Definition - What does Chakra mean?
In Ayurveda and various yoga traditions, such as Tantra and Kundalini, the term chakra refers to an energy centre that interacts with both the physical and energetic bodies. The word itself is derived from the Sanskrit cakra, meaning “wheel,” alluding to the vortex of swirling energy believed to reside in each chakra’s location. There are several different chakra systems, ranging between 7 to 114 in number, each with a unique vibrational frequency and healing potency.
If a chakra becomes blocked, it can have a significant impact on physical, mental and emotional wellbeing. As such, a basic understanding of chakras can have a deeply positive influence, both in terms of healing specific wounds and living a more optimal life. Each chakra relies on the health and energetic flow of the others, in order for them to function harmoniously. When any one chakra becomes blocked, it can therefore disrupt the flow of energy throughout the entire body.
Yogapedia explains Chakra
Chakras offer a yogic explanation of the life force energy system (prana), roughly corresponding with the nervous and endocrine systems in the physical body. First described in ancient Hindu scriptures, chakras have been referenced in Indian, Chinese, Tibetan and Japanese teachings for thousands of years. According to yogic science, they are connected by energy pathways called nadis, Sanskrit for ‘rivers’.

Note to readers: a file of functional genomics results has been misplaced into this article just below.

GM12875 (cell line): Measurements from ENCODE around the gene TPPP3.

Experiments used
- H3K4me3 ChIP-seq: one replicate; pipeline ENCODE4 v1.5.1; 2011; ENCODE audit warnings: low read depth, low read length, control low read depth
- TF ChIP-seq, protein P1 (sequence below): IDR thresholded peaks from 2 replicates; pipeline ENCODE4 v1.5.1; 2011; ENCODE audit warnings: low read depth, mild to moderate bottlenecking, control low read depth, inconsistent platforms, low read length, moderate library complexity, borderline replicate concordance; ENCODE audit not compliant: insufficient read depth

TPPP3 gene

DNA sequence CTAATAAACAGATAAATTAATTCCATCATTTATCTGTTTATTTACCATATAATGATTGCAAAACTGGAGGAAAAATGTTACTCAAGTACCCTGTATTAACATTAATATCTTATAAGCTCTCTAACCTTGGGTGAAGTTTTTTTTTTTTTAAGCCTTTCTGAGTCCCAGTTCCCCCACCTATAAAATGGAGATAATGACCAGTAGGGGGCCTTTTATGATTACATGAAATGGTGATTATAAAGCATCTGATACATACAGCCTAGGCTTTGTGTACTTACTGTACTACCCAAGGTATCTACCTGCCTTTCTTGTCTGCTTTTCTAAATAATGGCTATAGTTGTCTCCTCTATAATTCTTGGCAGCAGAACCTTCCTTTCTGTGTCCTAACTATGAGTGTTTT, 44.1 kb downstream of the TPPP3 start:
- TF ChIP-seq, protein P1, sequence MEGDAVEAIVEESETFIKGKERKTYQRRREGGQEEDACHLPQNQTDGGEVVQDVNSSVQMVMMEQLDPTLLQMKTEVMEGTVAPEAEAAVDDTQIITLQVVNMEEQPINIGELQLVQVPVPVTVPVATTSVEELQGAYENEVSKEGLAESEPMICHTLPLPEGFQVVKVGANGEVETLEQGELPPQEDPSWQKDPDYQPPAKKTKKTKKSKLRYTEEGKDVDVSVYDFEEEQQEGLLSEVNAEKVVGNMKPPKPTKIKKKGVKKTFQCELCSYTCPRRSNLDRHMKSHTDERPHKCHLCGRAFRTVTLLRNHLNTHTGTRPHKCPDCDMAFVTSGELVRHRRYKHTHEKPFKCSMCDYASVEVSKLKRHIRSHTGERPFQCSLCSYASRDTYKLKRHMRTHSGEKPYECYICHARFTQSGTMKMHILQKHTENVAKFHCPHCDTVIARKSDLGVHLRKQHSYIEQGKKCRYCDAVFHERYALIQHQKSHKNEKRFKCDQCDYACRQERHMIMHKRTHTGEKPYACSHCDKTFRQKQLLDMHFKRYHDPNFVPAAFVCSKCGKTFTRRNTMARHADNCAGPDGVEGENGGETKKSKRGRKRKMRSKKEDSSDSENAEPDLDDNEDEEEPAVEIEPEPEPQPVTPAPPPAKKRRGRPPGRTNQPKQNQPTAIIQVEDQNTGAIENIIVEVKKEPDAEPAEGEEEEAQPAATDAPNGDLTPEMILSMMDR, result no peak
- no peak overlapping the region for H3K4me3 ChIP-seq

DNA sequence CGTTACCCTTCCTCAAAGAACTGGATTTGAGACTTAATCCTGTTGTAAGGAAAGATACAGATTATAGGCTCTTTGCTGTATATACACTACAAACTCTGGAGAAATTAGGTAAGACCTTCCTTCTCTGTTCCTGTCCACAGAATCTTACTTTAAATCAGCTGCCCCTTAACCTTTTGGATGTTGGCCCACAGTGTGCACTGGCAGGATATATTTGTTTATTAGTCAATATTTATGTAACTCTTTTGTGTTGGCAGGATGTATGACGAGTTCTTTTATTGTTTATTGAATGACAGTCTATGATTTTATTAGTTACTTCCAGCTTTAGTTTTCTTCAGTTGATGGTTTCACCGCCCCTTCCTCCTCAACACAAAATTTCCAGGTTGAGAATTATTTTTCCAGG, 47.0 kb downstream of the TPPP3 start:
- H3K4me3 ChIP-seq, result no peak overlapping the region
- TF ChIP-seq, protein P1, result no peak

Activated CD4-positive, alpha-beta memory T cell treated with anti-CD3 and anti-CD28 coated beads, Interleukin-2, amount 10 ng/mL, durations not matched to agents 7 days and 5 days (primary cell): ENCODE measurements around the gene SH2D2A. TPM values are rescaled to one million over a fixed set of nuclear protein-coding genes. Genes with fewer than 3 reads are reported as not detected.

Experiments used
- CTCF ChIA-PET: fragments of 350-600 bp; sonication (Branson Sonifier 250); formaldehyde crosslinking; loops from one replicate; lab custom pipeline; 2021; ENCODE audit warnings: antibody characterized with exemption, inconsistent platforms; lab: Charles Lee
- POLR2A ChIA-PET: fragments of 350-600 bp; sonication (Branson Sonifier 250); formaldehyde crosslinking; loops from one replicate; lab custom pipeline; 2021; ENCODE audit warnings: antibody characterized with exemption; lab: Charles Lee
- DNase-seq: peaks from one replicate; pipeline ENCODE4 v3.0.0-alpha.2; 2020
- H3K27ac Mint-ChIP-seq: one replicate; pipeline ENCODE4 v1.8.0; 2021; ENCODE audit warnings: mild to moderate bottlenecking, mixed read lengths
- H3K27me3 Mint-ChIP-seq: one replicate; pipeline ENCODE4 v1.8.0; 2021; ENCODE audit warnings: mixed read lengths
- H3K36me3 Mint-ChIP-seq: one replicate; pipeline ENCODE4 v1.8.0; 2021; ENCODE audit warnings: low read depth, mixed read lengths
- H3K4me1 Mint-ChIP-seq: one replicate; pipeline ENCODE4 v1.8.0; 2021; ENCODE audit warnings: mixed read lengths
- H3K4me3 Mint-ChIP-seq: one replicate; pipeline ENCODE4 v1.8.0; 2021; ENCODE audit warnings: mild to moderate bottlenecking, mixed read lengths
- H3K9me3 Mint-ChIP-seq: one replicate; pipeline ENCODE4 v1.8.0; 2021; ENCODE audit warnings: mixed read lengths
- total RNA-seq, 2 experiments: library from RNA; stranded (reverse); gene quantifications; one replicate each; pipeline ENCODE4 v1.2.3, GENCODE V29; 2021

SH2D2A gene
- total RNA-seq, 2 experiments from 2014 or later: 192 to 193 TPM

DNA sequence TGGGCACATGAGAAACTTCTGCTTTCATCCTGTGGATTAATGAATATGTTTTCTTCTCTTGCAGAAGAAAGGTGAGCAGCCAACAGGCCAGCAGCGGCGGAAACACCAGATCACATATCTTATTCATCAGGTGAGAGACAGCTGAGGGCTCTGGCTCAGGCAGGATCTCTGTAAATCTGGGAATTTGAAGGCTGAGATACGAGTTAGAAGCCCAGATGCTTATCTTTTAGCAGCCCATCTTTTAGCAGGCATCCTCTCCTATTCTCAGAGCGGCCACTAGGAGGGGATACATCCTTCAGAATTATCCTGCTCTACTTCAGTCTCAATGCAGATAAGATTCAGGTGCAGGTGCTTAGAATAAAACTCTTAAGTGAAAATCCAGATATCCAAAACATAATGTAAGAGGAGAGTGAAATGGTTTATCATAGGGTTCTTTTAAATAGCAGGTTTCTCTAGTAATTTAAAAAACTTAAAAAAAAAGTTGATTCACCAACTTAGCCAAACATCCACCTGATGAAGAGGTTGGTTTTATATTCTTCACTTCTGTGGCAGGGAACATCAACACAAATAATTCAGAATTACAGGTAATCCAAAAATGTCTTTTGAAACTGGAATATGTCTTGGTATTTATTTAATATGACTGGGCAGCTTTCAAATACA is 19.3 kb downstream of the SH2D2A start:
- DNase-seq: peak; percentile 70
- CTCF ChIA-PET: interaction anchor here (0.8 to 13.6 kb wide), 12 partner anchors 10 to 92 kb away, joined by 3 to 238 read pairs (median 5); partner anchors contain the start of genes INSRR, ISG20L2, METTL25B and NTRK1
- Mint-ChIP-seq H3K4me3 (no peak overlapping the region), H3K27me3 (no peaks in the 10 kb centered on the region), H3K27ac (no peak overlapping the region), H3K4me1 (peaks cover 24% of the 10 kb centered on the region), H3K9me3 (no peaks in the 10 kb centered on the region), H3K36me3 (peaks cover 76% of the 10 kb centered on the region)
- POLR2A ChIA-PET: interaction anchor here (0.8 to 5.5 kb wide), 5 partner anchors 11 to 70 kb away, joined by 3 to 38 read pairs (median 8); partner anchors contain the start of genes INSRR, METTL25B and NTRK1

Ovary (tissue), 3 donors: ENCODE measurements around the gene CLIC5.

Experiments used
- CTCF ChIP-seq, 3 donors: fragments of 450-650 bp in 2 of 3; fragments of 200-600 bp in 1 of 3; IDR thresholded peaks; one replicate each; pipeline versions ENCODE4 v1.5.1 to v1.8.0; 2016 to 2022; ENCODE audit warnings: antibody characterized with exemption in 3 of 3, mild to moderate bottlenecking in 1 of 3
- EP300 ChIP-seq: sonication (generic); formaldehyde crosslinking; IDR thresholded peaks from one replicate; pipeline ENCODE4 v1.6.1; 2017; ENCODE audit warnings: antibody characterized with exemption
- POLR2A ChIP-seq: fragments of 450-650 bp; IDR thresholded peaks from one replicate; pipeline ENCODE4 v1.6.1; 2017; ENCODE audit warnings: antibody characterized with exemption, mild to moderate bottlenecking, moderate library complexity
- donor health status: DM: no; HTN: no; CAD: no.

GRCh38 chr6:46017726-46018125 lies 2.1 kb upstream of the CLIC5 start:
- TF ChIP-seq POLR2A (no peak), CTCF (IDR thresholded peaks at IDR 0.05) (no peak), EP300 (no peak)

The interaction between nadis and chakras controls the circulation of our life force energy. Emotional and physical disturbances in the body and mind are thought to stem from an under-active, overactive or blocked chakra, preventing a balanced flow of energy. The ideal state is one in which all seven chakras are open, allowing a balanced flow of energy.
Most traditions agree that there are seven main chakras, forming a straight line from the base of the spine to the space just above the crown of the head. Each of these seven Chakras corresponds with a unique colour, and is responsible for a specific physiological function and emotional experience:
- Muladhara (Root Chakra, Red) — Basic trust, sense of safety, security and being grounded
- Svadisthana (Spleen or Sacral Chakra, Orange) — Pleasure, enjoyment, sexuality and creativity
- Manipura (Navel or Solar Plexus Chakra, Yellow) — Self-esteem and personal power
- Anahata (Heart Chakra, Green) — Love, compassion and forgiveness
- Visuddha (Throat Chakra, Blue) — Expression and communication
- Ajna (Third Eye Chakra, Indigo) — Inspiration, awareness and intuition
- Sahasrara (Crown Chakra, Violet) — Spirituality and enlightenment
According to yogic principles, practices, such as pranayama, asana, mantra chanting, meditation and visualization, encourage and improve energy flow throughout the chakras, allowing us to address and heal our own physical, emotional and spiritual imbalances from within. Chakra meditations involve simply focussing on the specific area of the body or colour associated with the chakra as a means of restoring and balancing energetic flow.
During These Times of Stress and Uncertainty Your Doshas May Be Unbalanced.
To help you bring attention to your doshas and to identify what your predominant dosha is, we created the following quiz.
Try not to stress over every question, but simply answer based off your intuition. After all, you know yourself better than anyone else.